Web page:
The size and weight of a phone is usually determined by a phone's screen size. Choosing a phone means you'll be faced with many options touting displays of 4.3 inches or larger, some as big as 5.3-inches. Some of the smaller ones range between 3.2 to 3.7-inches, depending on various factors. However, do remember that depending on the size of your hand, it can actually be very difficult to use a device one-handed once you get into the bigger smartphones range.
Screen sizes are admittedly a subjective factor; as with tablets, there is no one size that fits all. However unlike tablets, the sizes for touchscreens for phones are more varied. Ultimately, it boils down to user preference, and personal comfort level with the display sizes.
Here's a quick actual size comparison of phone screen sizes (source: http://phone-size.com/) for a better gauge of what you as a user will be getting yourself into. The phones below represent just a fraction of what's available in the smartphone market and we must point out that there are other screen sizes available:
Display sizes also share a correlation to the tablet's battery life and weight. Typically speaking, a larger display will see higher power consumption and tend to be heavier to handle. Conversely, a smaller screen will see a better battery life (subjected to the battery capacity of the device) and is far easier to handle. Also, viewing on a smaller screen might be more straining on the eyes.
The display resolution is also intricately tied to your display choice. With a higher pixel count, you can expect sharper details and better video quality on your touch screen. A larger display size usually brings with it a higher pixel count to improve the clarity and sharpness of its displayed content.
As such, be aware of the display's resolution when you are looking at larger displays to avoid getting sub-standard images and video quality. Most phones released in 2011 generally come with bigger touch screens (4.3-inch and above) and a QHD (960 x 540 pixels) resolution. The Samsung Galaxy Nexus (4.65-inch) is the only one in the market with a (1280 x 720 pixels) HD resolution. Typically, phones with smaller screens (3.2-inch and below) typically come with a HVGA (320 x 480) resolution.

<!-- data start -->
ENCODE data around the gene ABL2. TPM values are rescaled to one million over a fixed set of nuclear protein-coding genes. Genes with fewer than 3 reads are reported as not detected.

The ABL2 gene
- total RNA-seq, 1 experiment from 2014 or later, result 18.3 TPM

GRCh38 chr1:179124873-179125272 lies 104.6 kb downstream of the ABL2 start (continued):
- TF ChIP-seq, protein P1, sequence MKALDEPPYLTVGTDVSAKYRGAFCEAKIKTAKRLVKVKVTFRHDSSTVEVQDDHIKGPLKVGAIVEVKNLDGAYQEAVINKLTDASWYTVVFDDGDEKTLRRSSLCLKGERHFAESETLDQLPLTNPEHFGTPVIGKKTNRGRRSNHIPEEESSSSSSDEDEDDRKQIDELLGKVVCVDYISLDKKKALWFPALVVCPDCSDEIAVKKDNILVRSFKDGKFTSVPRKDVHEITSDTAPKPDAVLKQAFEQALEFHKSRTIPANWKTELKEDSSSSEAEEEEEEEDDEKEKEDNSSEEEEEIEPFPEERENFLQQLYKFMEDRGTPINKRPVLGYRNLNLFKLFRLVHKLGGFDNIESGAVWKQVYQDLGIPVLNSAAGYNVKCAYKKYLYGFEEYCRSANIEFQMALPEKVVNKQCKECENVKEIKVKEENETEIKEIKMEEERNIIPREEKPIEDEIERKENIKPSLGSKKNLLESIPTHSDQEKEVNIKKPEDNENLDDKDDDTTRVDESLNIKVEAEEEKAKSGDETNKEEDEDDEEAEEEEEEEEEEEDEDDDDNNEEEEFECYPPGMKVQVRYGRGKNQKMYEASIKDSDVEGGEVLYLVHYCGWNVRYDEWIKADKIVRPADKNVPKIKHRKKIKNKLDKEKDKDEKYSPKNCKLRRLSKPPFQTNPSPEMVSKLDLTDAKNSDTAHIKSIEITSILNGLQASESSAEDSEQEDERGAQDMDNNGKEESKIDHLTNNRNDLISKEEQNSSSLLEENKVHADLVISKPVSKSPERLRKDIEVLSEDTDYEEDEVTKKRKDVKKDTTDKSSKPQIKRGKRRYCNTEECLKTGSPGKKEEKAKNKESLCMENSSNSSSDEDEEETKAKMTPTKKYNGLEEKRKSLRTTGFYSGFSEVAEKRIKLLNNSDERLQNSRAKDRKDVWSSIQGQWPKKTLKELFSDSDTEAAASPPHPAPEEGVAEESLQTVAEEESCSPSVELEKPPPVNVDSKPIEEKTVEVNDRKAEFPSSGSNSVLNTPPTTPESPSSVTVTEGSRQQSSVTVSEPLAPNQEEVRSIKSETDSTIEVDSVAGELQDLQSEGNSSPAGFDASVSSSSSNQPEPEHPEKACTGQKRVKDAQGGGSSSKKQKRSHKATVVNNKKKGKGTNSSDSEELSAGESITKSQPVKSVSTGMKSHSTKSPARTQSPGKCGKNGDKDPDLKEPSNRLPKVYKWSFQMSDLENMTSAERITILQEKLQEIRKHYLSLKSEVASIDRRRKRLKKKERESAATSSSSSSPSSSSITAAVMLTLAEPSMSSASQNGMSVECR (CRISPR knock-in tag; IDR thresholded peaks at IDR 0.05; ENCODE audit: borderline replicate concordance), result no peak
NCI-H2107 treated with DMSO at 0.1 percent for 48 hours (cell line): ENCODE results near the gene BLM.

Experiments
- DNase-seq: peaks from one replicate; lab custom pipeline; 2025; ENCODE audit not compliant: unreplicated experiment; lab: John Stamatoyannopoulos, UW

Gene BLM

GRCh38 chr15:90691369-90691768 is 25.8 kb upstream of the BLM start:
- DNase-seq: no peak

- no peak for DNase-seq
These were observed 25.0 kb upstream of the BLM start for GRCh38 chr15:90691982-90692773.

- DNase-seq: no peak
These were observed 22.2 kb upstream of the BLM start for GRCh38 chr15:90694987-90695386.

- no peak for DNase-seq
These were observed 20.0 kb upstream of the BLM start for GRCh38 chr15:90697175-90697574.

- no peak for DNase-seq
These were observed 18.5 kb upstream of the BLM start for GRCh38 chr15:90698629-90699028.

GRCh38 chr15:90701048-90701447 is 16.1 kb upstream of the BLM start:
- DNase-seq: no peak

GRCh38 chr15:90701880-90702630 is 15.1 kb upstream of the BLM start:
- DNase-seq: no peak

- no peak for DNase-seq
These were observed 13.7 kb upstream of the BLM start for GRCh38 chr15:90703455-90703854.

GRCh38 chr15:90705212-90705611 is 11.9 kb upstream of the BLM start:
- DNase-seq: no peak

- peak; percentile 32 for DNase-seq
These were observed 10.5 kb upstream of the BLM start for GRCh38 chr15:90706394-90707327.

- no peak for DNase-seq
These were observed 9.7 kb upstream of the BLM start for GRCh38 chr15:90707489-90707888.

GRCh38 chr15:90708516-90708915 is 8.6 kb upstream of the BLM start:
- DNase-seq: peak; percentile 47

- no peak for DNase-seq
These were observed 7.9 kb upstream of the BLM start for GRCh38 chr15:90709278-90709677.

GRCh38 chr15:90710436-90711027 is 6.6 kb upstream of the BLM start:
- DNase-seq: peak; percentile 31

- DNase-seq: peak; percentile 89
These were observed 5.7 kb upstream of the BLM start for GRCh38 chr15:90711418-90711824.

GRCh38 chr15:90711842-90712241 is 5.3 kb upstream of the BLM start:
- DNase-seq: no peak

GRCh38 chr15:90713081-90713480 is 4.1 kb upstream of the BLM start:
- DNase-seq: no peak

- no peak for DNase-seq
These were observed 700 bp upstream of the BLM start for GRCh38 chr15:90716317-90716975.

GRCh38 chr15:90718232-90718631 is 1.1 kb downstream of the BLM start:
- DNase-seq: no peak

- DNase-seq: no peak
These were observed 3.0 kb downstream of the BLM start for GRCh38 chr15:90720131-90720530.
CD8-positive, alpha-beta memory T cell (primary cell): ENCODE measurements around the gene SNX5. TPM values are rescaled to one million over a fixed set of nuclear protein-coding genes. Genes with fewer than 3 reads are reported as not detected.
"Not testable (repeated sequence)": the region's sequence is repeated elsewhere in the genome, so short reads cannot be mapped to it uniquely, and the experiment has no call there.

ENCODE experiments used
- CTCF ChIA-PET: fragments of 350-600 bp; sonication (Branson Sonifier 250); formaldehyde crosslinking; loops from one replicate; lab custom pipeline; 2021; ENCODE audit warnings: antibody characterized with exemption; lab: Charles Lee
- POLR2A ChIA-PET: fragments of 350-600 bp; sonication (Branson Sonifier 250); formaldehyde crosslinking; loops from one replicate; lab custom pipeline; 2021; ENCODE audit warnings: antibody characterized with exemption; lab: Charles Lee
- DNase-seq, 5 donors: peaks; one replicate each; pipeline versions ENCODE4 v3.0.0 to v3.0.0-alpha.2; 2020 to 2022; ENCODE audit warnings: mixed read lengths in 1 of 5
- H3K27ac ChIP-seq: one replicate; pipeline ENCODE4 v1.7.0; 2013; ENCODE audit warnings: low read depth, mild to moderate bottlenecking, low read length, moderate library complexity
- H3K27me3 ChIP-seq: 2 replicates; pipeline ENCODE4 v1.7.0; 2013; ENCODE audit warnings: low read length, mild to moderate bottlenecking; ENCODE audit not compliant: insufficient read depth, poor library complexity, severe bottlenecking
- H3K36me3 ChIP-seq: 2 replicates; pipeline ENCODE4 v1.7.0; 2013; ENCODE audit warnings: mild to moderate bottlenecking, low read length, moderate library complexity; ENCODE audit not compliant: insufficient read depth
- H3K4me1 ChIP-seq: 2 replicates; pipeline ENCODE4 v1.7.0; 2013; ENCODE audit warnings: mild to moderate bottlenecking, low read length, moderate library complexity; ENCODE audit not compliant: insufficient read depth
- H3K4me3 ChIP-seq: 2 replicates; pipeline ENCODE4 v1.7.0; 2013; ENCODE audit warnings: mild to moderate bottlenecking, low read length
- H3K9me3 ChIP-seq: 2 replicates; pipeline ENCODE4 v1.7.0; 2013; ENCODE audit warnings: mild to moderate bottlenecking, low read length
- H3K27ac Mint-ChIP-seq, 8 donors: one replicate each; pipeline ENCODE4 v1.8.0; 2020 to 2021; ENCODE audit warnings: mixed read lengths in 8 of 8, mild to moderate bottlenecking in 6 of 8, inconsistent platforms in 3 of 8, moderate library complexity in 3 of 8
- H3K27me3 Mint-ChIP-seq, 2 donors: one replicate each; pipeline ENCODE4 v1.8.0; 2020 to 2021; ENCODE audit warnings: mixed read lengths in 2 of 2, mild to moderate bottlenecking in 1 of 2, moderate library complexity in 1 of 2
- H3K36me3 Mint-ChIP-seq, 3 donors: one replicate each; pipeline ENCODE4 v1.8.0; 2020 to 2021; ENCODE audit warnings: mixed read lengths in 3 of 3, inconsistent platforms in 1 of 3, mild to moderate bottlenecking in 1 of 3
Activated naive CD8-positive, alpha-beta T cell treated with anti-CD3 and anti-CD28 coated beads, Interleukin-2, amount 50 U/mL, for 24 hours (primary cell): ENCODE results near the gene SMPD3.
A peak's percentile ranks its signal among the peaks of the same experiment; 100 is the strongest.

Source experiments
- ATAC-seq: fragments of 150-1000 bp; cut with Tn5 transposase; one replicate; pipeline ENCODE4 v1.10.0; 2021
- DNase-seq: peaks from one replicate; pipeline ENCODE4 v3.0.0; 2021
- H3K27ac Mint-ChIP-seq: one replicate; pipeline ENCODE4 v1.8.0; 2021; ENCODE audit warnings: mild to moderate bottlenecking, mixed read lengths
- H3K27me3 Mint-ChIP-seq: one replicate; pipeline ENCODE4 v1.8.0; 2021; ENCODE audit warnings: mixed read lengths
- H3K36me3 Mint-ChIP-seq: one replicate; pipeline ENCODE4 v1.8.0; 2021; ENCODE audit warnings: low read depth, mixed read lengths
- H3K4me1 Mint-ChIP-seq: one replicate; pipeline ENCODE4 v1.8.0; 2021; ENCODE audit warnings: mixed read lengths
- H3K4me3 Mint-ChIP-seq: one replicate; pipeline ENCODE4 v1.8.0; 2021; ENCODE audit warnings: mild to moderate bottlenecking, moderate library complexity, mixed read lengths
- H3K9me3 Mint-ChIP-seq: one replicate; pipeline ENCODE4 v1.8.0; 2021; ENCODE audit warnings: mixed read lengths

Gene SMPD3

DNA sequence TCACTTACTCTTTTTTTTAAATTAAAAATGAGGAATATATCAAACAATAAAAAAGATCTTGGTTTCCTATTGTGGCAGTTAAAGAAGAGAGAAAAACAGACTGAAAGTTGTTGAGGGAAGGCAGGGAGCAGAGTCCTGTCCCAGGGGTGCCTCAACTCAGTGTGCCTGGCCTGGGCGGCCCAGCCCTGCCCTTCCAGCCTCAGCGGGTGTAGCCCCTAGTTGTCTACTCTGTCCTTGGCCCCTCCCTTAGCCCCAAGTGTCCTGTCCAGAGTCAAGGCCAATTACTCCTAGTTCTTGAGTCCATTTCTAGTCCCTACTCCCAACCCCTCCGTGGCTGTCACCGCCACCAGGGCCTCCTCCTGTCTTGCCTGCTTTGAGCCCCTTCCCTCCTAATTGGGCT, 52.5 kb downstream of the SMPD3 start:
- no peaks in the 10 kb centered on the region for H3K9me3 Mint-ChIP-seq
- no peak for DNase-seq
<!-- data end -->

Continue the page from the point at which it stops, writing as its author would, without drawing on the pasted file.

Likewise, a higher display resolution can lower the battery life of your smartphone. A larger screen usually sees a higher display resolution (thus, a higher pixels per inch density) to sharpen the details of the returned images and videos. However, if you are not too picky with the screen quality, the pixel resolution won't be a crucial factor.
Tip: A larger display should see a higher screen resolution to compensate for the pixels per inch density. However, be wary of the potentially lower battery life due to the combination of both features.
With screens getting bigger, screen technology is becoming increasingly important to consumers. Manufacturers like Samsung and Motorola choose to use terms like "Super AMOLED Plus" and "Super AMOLED Advanced PenTile" to sell this technology to the consumers. Most current phones are modeled around AMOLED (active-matrix organic light-emitting diode)-based displays; standard LCD display are usually seen in budget smartphones. With that said, both types have their disadvantages and advantages. AMOLED displays have the distinct advantage of a richer color reproduction, richer blacks, superior outdoor visibility in sunlight and better power management. Nonetheless, since the cost of the display is also proportional to the size, this is the likely reason for the slower adoption of this new display technology.